The BYOB Bombay Masala cooks up a deep selection of rice dishes, vegetarian curries, chicken curries, and goat and lamb curries. Its team prioritizes customer service, along with their exquisite cuisine. An example of this culinary effort is the spicy chicken vindaloo, comprised of poultry and potatoes that unite in a spicy sauce. When they make their zesty fare, the chefs spurn cornstarch and MSG additives to promote a healthy dining experience, similar to plucking fro-yo toppings off a moving treadmill. Patrons can also enjoy the authentic cuisine during Bombay Masala's lunch buffet Monday–Friday.
When biting into the dishes at Old Hag's Cafe, it can take you straight back to childhood. The chefs focus on family favorites best known from Grandmas' recipes, creating staples such as fried pork tenderloin, creamy macaroni and cheese, and chicken pot pie in a flaky, buttery crust. The serve a special fish dish every day, or serve up cuts of chicken served grilled, blackened, fried, or under a coating of buffalo sauce. The desserts are just as traditional as the entrees, with bakers creating New Orleans–style bread pudding in bourbon sauce and brownies topped with a creamy scoop of ice cream and hot fudge.
Within the cheerful yellow walls of Citrus Organic Cafe, chefs slice locally grown vegetables and organic ingredients into modern interpretations of café-fare classics. Pumpkin seeds sprinkle a meatloaf made with grass-fed beef and chicken, and a blueberry-balsamic glaze coats a roasted cornish hen. Vegetables sprouted on the café’s small patch of farmland make their way into sides such as kale salad or to the café’s booth at the Seaside Farmers Market. Staffers also mix health-conscious smoothies from almond milk, flax meal, GS Gelato, and protein powder and craft homemade protein bars.
Hailed by Finest on the Emerald Coast for having the finest seafood–and as the finest place to watch a sunset–The Black Pearl surrounds artfully arranged dishes with stunning views of the Gulf of Mexico. Whether inside the air-conditioned restaurant, or outside on its open-air deck, visitors and their families can soak up beachside vistas while dining on aged prime beef and fresh seafood, including whole Maine lobsters. An extensive wine and martinis selection adds an extra splash of elegance to meals.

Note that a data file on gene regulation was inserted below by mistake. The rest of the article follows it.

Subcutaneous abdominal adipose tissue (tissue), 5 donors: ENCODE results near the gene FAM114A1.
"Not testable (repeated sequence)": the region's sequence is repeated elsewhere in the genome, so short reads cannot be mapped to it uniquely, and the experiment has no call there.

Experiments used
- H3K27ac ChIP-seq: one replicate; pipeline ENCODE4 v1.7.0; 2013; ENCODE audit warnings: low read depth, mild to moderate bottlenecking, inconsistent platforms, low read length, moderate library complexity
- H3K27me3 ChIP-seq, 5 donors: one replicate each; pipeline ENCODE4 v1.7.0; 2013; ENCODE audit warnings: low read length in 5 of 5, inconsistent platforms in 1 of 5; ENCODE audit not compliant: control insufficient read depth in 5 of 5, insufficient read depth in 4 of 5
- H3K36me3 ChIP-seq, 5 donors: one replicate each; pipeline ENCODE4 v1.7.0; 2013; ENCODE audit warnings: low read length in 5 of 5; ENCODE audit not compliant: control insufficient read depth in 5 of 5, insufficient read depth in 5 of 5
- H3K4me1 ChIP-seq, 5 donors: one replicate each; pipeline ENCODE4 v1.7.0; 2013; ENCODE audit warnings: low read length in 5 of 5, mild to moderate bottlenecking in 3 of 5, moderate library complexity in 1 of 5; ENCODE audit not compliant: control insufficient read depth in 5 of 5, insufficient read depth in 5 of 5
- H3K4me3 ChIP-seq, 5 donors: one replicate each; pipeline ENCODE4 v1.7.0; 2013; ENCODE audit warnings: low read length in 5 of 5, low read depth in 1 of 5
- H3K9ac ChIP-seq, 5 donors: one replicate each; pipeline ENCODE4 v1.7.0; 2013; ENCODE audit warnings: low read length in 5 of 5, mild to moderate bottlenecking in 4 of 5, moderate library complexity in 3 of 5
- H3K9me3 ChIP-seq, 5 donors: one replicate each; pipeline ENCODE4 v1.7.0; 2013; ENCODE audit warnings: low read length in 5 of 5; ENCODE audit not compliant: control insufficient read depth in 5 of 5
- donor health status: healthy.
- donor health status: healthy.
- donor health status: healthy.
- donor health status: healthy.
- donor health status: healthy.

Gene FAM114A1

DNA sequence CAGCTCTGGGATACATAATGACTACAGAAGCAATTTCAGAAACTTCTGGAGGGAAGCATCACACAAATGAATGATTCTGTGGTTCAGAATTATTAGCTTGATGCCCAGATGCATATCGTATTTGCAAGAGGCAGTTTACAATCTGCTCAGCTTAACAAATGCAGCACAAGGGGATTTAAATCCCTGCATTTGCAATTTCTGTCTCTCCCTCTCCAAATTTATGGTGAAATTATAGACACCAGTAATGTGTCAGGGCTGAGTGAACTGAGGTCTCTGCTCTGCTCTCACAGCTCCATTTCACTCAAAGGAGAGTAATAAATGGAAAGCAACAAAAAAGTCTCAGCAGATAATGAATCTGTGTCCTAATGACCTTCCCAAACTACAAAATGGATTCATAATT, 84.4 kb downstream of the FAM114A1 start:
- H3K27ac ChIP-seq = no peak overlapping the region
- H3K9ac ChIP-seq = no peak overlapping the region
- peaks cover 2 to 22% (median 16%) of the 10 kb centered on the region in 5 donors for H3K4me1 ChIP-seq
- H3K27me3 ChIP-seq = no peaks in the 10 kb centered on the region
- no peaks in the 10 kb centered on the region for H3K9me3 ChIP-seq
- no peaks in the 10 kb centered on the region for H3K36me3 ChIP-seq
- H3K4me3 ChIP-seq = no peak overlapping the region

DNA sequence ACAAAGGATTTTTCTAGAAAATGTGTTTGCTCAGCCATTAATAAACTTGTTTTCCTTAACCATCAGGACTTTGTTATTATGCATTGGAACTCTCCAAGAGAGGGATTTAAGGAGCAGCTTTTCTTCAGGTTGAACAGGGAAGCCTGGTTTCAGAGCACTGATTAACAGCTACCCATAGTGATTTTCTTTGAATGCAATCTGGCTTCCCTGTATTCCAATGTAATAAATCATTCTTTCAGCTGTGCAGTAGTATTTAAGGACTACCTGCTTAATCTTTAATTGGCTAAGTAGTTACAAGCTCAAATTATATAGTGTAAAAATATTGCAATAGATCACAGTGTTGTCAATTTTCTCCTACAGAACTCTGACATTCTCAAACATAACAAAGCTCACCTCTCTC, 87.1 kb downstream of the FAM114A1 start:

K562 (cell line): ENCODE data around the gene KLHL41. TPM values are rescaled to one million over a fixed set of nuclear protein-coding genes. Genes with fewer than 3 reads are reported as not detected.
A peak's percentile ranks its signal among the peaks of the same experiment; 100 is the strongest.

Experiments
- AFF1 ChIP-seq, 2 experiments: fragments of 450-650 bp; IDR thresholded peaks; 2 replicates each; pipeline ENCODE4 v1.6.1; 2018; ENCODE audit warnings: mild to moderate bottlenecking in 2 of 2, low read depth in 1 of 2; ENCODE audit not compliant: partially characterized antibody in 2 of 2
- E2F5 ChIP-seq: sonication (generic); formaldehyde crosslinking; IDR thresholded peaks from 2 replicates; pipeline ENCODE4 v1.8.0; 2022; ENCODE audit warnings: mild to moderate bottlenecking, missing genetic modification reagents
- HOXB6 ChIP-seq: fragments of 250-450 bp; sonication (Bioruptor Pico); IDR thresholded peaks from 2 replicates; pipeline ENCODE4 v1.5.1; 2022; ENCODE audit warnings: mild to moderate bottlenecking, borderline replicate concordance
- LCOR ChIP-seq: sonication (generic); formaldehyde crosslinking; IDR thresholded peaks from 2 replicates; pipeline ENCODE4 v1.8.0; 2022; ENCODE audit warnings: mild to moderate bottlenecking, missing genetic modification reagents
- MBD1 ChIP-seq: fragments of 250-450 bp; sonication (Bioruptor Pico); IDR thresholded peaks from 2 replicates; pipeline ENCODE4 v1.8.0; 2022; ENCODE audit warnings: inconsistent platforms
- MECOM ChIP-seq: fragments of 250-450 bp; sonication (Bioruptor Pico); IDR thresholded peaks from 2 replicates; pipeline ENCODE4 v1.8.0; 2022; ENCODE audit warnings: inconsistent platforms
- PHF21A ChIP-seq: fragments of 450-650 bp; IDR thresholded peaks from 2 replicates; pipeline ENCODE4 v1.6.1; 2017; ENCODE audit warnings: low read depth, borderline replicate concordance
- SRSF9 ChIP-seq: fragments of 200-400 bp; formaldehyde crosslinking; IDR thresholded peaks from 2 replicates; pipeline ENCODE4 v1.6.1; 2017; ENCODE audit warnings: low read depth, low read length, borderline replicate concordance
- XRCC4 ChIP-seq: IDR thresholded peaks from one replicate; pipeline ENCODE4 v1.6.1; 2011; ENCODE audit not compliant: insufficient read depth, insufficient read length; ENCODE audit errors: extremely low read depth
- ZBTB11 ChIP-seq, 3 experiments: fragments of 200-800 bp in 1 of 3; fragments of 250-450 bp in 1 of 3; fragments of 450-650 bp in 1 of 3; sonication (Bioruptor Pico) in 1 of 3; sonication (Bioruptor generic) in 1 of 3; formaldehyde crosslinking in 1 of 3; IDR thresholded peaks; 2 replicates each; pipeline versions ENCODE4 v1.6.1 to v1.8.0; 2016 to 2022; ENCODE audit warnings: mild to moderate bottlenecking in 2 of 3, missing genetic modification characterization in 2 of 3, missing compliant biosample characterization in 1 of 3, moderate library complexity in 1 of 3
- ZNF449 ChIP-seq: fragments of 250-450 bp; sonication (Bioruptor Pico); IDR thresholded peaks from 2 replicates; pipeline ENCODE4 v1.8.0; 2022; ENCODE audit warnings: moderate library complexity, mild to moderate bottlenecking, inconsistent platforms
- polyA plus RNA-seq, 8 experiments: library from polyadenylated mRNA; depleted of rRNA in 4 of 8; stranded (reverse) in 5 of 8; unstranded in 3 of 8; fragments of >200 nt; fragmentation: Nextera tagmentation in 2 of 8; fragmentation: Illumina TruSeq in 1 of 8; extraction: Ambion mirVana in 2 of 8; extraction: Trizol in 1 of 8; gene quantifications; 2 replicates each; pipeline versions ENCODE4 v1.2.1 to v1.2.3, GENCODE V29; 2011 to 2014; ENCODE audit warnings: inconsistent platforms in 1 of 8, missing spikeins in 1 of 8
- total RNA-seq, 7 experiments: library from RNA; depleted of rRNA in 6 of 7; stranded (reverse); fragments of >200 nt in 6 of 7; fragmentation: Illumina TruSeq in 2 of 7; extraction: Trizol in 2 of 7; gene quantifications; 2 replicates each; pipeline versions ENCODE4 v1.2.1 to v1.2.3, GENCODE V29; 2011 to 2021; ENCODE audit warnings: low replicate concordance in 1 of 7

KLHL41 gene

The recreational sailors at The Island Watersports maintain a fleet of sea-worthy vessels including safe, stable WindRider trimarans. During four-hour sailing stints, up to four people can pile onto the netted canopies and center cockpit to trade the buildings, highways, and Earth elementals of solid land for the freedom of the sea. One person chosen by the group to guide the craft receives a 15- to 20-minute lesson covering the basics of catching breezes for fuel and operating the foot-pedal steering controls. The tri-pronged craft supports up to 800 pounds, and the fully battened main sail on a rotating mast keeps the ship stable even during fish stampedes. MP3 players can belt out favorite songs when plugged into the boat's audio system, and guests are encouraged to bring along a small cooler filled with seaworthy beverages and snacks. Island Watersports' current sailing season will end in October but may go into November if weather permits and the boats don't get grounded for sneaking out to Make-Out Reef. The Island Watersports reopens for the next season on March 1.
For more than 60 years, the Original Waterfront Crab Shack has peppered its patrons’ palates with steamed, grilled, and fried seafood, as well as juicy burgers and crisp salads. As chefs bustle in the kitchen, libation wizards behind two full-service bars dole out wine, beer, and liquor. Overlooking the Santa Rosa Sound, the eatery’s expansive outdoor deck boasts picnic-table-style eating and ample views of a trolling boats and the occasional waterskiing muskie.